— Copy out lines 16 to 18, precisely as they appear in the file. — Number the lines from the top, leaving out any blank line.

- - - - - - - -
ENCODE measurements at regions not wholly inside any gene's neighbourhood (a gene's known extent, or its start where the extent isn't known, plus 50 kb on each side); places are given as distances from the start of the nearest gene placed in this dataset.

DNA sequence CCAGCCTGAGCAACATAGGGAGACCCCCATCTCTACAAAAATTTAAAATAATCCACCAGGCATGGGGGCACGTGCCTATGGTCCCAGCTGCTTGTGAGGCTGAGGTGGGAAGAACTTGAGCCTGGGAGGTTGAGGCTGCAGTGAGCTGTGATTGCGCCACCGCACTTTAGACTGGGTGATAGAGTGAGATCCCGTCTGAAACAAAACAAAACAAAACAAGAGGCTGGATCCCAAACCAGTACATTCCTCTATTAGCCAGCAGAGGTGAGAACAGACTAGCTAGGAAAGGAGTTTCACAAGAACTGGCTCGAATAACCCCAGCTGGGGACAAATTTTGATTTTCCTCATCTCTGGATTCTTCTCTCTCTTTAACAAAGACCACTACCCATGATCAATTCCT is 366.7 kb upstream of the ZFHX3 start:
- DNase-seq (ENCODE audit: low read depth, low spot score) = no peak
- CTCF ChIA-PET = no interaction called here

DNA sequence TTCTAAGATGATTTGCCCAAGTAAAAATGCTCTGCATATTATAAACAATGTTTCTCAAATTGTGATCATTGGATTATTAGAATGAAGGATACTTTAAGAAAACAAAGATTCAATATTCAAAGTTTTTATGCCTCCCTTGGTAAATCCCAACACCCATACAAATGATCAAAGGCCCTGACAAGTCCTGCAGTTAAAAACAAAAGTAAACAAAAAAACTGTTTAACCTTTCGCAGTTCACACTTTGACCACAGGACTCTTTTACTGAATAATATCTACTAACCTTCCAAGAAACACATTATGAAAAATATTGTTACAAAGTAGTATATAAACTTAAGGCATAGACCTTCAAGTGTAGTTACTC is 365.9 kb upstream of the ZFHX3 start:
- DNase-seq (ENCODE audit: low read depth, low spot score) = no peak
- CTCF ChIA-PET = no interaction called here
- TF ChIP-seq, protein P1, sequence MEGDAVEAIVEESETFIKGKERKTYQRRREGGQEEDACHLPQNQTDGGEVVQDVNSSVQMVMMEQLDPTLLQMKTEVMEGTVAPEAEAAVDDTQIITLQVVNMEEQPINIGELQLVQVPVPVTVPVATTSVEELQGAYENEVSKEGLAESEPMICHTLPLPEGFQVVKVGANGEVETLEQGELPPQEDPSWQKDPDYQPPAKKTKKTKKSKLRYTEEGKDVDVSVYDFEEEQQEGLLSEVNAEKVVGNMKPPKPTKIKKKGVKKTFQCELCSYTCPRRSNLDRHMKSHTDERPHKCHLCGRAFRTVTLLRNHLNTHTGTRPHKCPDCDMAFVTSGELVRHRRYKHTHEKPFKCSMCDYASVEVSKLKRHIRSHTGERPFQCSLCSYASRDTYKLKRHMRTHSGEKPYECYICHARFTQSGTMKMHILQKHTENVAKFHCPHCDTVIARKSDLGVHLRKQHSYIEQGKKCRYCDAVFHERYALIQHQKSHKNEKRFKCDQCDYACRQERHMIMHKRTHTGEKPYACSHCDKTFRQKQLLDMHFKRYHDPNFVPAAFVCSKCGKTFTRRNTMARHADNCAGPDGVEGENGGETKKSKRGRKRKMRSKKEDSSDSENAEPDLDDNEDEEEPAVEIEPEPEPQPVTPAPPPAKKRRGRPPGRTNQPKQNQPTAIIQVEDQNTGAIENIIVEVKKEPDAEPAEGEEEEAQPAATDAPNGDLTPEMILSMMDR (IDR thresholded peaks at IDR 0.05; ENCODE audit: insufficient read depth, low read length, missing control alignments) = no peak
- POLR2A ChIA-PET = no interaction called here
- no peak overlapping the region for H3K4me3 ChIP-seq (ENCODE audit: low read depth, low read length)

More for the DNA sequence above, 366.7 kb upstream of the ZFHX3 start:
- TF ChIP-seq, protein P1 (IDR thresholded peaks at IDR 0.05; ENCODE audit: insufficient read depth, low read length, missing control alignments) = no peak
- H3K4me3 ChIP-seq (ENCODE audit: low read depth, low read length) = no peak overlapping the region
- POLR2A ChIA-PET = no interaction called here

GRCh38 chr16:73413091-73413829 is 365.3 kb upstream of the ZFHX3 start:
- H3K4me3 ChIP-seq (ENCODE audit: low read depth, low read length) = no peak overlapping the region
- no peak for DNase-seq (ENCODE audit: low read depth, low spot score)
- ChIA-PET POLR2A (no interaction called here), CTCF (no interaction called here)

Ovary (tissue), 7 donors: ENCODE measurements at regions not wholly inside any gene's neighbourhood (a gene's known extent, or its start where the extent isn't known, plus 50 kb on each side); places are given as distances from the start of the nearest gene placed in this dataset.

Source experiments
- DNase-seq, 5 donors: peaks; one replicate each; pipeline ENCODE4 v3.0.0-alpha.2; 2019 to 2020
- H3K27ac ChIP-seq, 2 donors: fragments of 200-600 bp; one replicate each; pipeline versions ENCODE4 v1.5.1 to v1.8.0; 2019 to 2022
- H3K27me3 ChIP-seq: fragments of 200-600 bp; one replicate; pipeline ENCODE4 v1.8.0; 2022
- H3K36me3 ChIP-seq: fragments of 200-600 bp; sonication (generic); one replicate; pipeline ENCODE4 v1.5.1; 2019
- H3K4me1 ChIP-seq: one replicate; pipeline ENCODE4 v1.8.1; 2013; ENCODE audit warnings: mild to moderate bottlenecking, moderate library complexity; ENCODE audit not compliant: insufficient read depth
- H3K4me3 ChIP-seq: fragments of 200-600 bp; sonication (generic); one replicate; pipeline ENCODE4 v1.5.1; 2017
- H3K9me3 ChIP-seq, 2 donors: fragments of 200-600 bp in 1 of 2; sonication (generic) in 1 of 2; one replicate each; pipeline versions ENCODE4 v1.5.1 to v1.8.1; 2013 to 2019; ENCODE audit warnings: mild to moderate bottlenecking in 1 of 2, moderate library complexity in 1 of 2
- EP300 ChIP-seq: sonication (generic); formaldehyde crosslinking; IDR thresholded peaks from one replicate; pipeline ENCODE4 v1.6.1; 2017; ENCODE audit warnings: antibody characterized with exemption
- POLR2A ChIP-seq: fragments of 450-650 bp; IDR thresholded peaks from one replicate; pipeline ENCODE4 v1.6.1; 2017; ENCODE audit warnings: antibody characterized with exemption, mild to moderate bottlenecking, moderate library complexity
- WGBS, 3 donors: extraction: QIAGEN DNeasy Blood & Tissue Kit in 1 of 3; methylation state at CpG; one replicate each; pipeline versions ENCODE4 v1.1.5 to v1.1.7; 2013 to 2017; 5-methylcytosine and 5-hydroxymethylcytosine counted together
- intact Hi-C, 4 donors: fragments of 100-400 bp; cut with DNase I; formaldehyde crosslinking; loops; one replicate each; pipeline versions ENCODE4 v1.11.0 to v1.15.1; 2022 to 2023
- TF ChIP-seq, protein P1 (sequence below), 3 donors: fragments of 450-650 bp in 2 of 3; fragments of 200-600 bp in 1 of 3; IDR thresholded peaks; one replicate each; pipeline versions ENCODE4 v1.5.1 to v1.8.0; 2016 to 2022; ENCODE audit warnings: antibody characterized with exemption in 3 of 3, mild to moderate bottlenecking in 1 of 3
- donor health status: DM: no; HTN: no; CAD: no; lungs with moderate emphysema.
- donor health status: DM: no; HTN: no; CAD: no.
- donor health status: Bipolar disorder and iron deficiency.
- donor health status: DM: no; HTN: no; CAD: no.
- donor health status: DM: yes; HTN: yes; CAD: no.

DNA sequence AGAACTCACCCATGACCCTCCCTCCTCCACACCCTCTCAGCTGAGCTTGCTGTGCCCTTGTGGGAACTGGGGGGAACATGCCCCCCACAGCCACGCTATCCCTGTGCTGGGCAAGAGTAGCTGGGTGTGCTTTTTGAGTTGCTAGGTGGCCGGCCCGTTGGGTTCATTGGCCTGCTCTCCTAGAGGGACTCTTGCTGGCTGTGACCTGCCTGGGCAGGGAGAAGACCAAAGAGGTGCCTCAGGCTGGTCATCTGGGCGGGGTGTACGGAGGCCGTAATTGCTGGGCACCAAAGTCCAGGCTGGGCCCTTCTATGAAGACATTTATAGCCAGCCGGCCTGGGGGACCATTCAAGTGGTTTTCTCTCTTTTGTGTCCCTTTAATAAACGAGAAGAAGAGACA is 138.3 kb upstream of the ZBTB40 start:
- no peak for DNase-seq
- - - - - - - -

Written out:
- H3K4me3 ChIP-seq (ENCODE audit: low read depth, low read length) = no peak overlapping the region
- no peak for DNase-seq (ENCODE audit: low read depth, low spot score)
- ChIA-PET POLR2A (no interaction called here), CTCF (no interaction called here)